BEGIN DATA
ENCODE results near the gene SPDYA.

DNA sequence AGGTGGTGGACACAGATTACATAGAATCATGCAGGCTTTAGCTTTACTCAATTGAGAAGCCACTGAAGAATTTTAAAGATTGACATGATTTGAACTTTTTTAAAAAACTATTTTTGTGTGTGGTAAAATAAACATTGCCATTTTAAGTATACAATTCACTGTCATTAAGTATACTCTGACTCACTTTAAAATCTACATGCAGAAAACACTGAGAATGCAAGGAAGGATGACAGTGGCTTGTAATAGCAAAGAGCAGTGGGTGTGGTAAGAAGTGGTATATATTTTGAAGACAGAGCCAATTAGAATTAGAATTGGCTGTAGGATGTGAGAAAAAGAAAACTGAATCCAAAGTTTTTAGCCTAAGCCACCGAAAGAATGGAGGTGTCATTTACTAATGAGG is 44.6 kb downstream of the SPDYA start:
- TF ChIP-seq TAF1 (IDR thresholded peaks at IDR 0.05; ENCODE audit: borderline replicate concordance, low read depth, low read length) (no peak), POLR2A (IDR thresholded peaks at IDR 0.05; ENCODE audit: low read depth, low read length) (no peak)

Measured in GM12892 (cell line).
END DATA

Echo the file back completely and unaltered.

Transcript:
ENCODE results near the gene SPDYA.

DNA sequence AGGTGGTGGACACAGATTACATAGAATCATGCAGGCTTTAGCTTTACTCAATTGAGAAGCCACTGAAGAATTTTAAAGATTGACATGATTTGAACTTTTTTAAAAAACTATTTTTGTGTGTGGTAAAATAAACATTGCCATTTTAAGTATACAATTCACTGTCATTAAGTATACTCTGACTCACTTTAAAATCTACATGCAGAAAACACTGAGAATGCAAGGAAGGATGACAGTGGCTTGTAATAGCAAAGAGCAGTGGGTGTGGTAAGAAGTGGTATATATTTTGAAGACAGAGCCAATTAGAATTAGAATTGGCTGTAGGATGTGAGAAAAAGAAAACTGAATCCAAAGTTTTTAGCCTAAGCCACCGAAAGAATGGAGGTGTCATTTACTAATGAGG is 44.6 kb downstream of the SPDYA start:
- TF ChIP-seq TAF1 (IDR thresholded peaks at IDR 0.05; ENCODE audit: borderline replicate concordance, low read depth, low read length) (no peak), POLR2A (IDR thresholded peaks at IDR 0.05; ENCODE audit: low read depth, low read length) (no peak)

Measured in GM12892 (cell line).